Out at Work: from Prejudice to Pride report

RMIT University, 16 Aug 2018

Less than a third of LGBTIQ+ employees in Australia are out to all their colleagues and this significantly compromises their wellbeing and work performance, new research has found.

According to the Out at Work: from Prejudice to Pride report released today, roughly 25 per cent of employees were out to some people and almost 40 per cent were out to most people at work.

The report was based on an online survey of more than 1,600 LGBTIQ+ workers about their experiences, as well as face-to-face think tanks with more than 60 LGBTIQ+ employees working at various levels across a range of organisations and industries.

The joint RMIT and Diversity Council Australia (DCA) report highlighted the complexities related to coming out at work – from coming out multiple times a day, week or year; coming out to some colleagues but not others; and being outed against their will.

Workplace culture, genuine bold leadership and policies were identified as the keys to creating an environment where LGBTIQ+ staff felt safe to come out.

Surgeon Who Was Denied Disability Insurance for Taking PrEP Tells His Story

Earlier this year, urology resident Dr. Philip Cheng appeared on the front page of the New York Times. Here was the headline: He Took a Drug to Prevent AIDS. Then He Couldn’t Get Disability Insurance.

The piece understandably drew widespread attention, with sharp disapproval of the denial from ID specialists and public health officials. We couldn’t understand why someone adopting the recommended strategy for HIV prevention was being penalized.

In this Open Forum Infectious Diseases podcast, he tells us some more about himself and the events surrounding his decision.

Informed consent, individual care vital to ensure reproductive rights of transgender Australians

The Conversation

By Damien Riggs

July 11, 2018 6.02am AEST

For any person needing medical care, informed consent is vital. Yet for transgender people, informed consent may be hindered by how medical professionals share information. This is especially the case in the context of reproductive health, where speaking about reproductive materials is often highly gendered.

Both the World Professional Association for Transgender Health Standards of Care and the Royal Children’s Hospital’s Standards of Care and Treatment Guidelines for Trans and Gender Diverse Children and Adolescents emphasise the importance of discussing fertility preservation as an option for transgender people. Yet little guidance is given on how to do so in ways that are inclusive.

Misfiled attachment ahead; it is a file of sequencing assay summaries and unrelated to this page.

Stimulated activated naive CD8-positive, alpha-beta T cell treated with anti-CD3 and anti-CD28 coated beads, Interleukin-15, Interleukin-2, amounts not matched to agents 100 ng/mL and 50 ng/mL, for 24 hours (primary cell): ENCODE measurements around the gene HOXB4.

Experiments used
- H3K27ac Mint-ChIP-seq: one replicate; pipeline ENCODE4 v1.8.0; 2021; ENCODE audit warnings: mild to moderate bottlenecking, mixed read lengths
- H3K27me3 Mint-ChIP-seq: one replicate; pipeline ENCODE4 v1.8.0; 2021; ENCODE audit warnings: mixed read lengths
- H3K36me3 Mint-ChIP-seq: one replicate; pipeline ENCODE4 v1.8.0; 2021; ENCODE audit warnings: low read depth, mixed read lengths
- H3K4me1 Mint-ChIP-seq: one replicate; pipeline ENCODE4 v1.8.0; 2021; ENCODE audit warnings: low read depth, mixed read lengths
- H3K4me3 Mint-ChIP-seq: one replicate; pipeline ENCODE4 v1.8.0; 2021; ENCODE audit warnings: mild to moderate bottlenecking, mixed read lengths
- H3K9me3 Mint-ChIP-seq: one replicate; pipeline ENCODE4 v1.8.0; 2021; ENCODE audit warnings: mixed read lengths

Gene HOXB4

Has marriage equality made health care more accessible for LGBTIQ people?

SBS, 8 MAY 2018 – 11:53 AM

Some homophobia and transphobia persists in the medical profession, especially in rural areas, and even accepting doctors sometimes make assumptions about relationships that leave queer patients with sub-standard treatment.

When we’re at our most needy and vulnerable, all humans want to feel safe and accepted. Having to go back into the closet, or continually explain one’s correct pronouns, or temporarily losing contact with a partner, is the last thing a sick or injured person needs. Marriage equality legislation has made some of our relationships more visible and our rights clearer, but there are many in the LGBTIQ community for whom little has changed. Healthcare professionals need to make sure that first, they do no harm — and that means leaving prejudice behind.

Improving cultural understanding and engagement with people from Aboriginal and Torres Strait Islander communities

1800RESPECT, July 2017

This article is adapted from Craig Rigney’s Workers Webinar presentation, Improving Cultural Understanding and Engagement with people from Aboriginal and Torres Strait Islander communities.

Contents:

  • What is cultural understanding?
  • Am I using a cultural lens?
  • Engagement strategies
  • What is family or lateral violence?
  • Next steps

Further reading and related tools:

Health-care system challenging for LGBQ women giving birth

Herald News (Canada), October 13, 2015 – 6:45am

When Lisa Goldberg walks into a room to find a new mother, babe in her arms and surrounded by family, the nurse’s first question will always be the same: Who is everybody?

It may seem like an obvious thing to ask, but often clinicians — and society — jump to assumptions about what a new family looks like. The “mommy, daddy, baby” image, as Goldberg calls it.

Instead of assuming that the man standing on one side of the bed is the father, it’s critical to ask, says the Dalhousie University nursing professor. The health-care system is a creaky, old institution that was first built on what are known as heteronormative beliefs — or, more simply, the idea that everyone who comes through the hospital door is straight.

Read more here